Born: September 18, 1957 | Died: May 4, 1990 Primary Instrument: Guitar
Dreaming with Pick in Mouth
In the mid 80's a unique listening opportunity descended on the jazz lovers of Charlottesville Virginia. Emily Remler and Larry Coryell stayed in Charlottesvile for a short time in order to develop material for a album that they planned. They held spontaneous sessions at a local watering hole, often with no announcement. They did not introduce themselves when onstage, but did introduce the sitters, those local musicians who often sat in with them.
This sometimes led to rather unusual audience dynamics. The bar was popular with University students, who frequently hadn't got the word on who was playing. Sometimes they would play quarters loudly and ignore the activity on stage. Once I overheard the following. Hey, who are these people, anyway? Not bad, for locals.
This is amusing on many levels. They are numerous expatriot New Yorker jazz locals here who are stars or near stars. At times it seems like everybody here is from New York or New Jersey anyway.
These sessions were rich and we listeners felt rich beyond anything we deserved. The mood swung everywhere: there were feisty moments when things didn't click. Sometimes someone walked off stage. It was a rare opportunity to see two musicians putting together the material for an album, live.
John D'Earth (Trumpet), Robert Jospe (Drums) and a number of local guitarists (including Tim Reynolds, who later played with Dave Matthews) and guitar students sat in during these sessions.
Emily Remler was a rising-star jazz guitarist in the 1980s whose style, influenced by Wes Montgomery, fused hard swing and lyricism with Brazilian and other forms of music, making her one of the most compelling newcomers around. Remler did not let the notoriously sexist barriers of the jazz world deter her from her passion for playing music, and early on she landed a contract with Concord Records.
Her ultimate obstacle, however, proved to be fatal: an addiction to heroin.
Remler died in Australia on May 4, 1990 at the age of 32.
Remler's music remains, she recorded seven albums of hard bop, jazz standards and fusion guitar, East to West, Take Two, and This Is Me, collaborations with Larry Coryell, Ray Brown, and Susannah McCorkle.
Born in New York City, Emily began to play the guitar at the age of ten. Initially inspired by hard rock and other popular styles of music, she experienced a musical epiphany during her studies, from 1976 to 1979, at the Berklee College of Music in Boston, Massachusetts. She began to listen to such legendary jazz greats as Wes Montgomery, Miles Davis and John Coltrane. She took up jazz with a ferocious intensity, practising almost constantly, and never looked back.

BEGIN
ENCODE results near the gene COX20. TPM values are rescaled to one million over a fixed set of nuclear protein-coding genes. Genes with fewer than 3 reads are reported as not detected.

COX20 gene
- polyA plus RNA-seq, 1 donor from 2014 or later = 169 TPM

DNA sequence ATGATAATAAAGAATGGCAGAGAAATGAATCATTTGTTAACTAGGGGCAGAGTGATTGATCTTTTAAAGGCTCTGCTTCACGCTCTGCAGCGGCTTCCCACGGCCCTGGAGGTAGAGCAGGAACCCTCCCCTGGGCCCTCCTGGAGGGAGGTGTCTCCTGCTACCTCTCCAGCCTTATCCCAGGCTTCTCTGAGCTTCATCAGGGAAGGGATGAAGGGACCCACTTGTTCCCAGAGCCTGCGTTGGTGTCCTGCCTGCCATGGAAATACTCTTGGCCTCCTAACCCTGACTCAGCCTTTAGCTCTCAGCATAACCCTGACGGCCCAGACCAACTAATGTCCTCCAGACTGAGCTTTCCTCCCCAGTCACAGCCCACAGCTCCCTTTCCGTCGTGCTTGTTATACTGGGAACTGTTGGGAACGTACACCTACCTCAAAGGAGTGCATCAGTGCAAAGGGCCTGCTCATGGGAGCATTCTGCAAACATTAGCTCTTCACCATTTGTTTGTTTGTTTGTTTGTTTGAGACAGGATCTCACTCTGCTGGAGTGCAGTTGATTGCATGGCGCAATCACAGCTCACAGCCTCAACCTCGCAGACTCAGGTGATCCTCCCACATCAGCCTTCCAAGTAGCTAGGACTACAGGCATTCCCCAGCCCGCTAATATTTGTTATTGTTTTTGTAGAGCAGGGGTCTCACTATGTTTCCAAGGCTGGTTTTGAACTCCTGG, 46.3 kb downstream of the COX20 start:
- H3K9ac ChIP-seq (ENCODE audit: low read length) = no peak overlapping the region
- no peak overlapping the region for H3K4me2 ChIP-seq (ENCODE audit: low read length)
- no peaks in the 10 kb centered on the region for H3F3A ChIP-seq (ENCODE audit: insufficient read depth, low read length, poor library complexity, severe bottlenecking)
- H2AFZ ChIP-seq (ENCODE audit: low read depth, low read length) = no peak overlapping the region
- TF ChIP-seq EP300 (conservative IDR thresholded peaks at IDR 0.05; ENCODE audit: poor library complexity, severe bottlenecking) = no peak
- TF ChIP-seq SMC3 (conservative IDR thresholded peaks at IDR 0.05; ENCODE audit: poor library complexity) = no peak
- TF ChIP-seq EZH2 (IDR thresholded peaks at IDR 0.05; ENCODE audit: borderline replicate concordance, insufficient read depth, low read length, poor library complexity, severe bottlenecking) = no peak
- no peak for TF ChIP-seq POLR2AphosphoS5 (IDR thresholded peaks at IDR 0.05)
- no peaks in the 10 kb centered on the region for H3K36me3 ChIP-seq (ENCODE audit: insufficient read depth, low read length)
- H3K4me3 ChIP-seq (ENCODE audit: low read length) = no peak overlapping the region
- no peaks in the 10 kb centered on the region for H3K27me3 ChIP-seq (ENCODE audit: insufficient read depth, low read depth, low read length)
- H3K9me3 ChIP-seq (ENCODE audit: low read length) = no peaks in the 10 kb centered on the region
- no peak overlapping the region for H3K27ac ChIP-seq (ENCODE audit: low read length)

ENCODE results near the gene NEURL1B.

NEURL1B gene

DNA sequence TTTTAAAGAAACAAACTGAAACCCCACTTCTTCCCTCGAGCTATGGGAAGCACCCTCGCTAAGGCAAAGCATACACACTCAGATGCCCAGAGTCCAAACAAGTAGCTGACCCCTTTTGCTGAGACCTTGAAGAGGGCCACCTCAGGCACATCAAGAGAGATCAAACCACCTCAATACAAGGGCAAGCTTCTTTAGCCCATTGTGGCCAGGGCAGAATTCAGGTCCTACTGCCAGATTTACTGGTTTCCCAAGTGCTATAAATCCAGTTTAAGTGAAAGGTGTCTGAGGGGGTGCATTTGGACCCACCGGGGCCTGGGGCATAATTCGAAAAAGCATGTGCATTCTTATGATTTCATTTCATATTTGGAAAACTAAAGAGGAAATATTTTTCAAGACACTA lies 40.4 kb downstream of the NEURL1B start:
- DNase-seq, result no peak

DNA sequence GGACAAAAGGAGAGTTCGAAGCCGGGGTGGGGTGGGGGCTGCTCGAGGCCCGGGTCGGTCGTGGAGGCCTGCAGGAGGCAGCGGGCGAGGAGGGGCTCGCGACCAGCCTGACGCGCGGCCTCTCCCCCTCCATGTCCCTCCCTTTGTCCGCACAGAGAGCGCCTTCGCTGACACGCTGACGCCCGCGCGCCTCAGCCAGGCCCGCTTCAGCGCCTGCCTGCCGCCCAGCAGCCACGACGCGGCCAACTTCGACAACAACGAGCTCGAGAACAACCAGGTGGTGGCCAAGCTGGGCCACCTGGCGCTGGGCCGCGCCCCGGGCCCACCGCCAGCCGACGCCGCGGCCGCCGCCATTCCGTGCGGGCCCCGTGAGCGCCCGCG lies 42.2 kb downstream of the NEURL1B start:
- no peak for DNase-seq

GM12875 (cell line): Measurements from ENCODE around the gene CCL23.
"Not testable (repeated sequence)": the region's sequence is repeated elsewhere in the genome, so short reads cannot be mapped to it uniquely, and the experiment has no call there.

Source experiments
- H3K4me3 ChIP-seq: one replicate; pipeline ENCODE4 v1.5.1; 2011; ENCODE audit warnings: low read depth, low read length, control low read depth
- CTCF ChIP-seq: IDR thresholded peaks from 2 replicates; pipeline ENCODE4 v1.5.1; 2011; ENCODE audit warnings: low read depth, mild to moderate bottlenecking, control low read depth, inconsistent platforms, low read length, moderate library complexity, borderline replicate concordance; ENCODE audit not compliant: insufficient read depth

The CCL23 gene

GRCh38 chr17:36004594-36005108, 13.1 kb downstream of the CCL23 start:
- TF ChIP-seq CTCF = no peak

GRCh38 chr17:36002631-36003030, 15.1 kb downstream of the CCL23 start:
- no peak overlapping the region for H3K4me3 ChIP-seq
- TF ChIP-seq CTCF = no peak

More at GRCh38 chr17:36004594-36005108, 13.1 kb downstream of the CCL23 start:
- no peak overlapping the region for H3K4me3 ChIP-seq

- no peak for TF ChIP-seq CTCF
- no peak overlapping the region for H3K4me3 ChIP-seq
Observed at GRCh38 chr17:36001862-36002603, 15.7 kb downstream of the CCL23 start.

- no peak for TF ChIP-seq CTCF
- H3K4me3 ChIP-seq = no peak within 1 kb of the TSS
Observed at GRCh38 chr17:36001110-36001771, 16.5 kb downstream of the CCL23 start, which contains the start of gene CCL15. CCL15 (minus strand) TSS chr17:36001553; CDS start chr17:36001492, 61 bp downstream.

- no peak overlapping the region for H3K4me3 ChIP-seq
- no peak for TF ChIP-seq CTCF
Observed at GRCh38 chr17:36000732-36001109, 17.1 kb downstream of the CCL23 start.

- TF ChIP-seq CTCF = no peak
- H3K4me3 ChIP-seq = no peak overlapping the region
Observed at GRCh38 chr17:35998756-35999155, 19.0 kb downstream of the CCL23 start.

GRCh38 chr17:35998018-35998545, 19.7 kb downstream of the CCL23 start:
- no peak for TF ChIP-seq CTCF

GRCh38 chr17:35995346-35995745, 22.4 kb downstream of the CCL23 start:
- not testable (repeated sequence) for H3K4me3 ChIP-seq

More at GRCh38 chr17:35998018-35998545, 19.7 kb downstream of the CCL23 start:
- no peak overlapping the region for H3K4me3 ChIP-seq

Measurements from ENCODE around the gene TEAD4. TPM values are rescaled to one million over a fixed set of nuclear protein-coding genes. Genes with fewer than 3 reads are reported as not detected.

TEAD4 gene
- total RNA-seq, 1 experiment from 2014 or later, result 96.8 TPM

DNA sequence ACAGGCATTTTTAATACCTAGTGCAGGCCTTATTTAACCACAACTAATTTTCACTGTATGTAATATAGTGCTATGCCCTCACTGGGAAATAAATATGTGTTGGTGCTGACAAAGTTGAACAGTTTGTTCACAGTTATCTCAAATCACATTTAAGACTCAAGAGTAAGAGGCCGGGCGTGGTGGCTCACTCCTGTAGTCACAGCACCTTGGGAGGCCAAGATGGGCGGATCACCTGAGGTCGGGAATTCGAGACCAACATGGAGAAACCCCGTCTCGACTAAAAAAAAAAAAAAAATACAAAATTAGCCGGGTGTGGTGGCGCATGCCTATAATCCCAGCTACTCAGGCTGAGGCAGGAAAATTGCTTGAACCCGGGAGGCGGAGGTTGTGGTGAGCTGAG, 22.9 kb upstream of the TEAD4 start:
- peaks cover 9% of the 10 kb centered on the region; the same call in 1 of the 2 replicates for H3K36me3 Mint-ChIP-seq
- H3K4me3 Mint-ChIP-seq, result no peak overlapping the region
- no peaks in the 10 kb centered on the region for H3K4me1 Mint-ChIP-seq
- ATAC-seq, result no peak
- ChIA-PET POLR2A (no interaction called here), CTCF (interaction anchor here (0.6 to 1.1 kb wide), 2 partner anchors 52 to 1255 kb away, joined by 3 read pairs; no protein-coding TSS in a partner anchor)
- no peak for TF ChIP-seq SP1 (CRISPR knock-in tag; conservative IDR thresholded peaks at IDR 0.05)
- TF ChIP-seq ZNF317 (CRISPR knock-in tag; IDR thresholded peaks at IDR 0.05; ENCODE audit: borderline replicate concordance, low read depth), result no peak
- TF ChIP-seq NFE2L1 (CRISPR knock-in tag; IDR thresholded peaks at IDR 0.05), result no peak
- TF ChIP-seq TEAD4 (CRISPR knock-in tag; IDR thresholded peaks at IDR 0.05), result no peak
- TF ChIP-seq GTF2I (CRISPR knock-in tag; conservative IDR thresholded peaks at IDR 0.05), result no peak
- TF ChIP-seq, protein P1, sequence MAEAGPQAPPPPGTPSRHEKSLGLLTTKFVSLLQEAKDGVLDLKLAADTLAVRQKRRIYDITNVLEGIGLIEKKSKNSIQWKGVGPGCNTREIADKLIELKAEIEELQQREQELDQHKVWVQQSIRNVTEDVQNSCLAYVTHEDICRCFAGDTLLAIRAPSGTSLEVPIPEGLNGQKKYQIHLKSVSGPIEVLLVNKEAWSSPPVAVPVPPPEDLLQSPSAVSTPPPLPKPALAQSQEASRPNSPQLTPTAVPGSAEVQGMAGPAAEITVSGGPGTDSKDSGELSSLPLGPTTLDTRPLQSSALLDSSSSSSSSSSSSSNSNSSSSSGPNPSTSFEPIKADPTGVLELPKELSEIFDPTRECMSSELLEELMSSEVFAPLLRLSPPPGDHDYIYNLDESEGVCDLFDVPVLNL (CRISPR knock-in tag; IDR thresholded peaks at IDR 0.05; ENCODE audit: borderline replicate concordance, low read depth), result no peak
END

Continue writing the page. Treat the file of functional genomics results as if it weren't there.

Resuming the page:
After leaving Berklee, she performed in blues and jazz clubs in New Orleans, working with bands such as FourPlay, Little Queenie and the Percolators before beginning her recording career in 1981. She was championed by guitar great Herb Ellis, who referred to her as the new superstar of guitar.
In an interview with People magazine, she once said of herself:
I may look like a nice Jewish girl from New Jersey, but inside I’m a 50-year-old, heavyset black man with a big thumb, like Wes Montgomery.
(People Mag. 1982)
Recording for the famous Concord label, Emily's albums showcase the diverse influences of a fast developing artist who quickly developed a distinctive style through versions of standard tunes and genres. Her first album as a band leader Firefly won immediate acclaim and her bop guitar on the follow up Take Two was equally well received. Transitions and Catwalk traced the emergence of a more individual voice, with many striking original tunes, while her love of Wes Montgomery shone through on the stylish East to Wes.
When the rhythm section is floating, I'll float too, and I'll get a wonderful feeling in my stomach. If the rhythm section is really swinging, it's such a great feeling, you just want to laugh ! --Emily Remler.
In addition to her recording career as a band leader and composer, Emily played in blues groups, on Broadway and with artists as diverse as Larry Coryell, with whom she recorded an album entitled Together, and singer Rosemary Clooney. She played for the Los Angeles version of the show Sophisticated Ladies from 1981 - 1982 and produced two popular guitar instruction videos. She also worked as guitarist for Astrud Gilberto.
In 1985 she won the ‘Guitarist Of The Year’ award in DownBeat Jazz Magazine’s international poll. In 1988 she was 'Artist in Residence' at Duquesne University and in 1989 received Berklee's Distinguished Alumni award.
She married Jamaican jazz pianist Monty Alexander in 1981, the marriage ending in 1984. Two tribute albums were recorded after her untimely death, Just Friends volume one and two, featuring contributions from Herb Ellis, David Benoit, Bill O’Connell and David Beberg among many others. In 2006 the Skip Heller Quartet recorded a song called Emily Remler in her memory.
When asked how she wanted to be remembered she remarked:
Good compositions, memorable guitar playing and my contributions as a woman in music…. but the music is everything, and it has nothing to do with politics or the women’s liberation movement.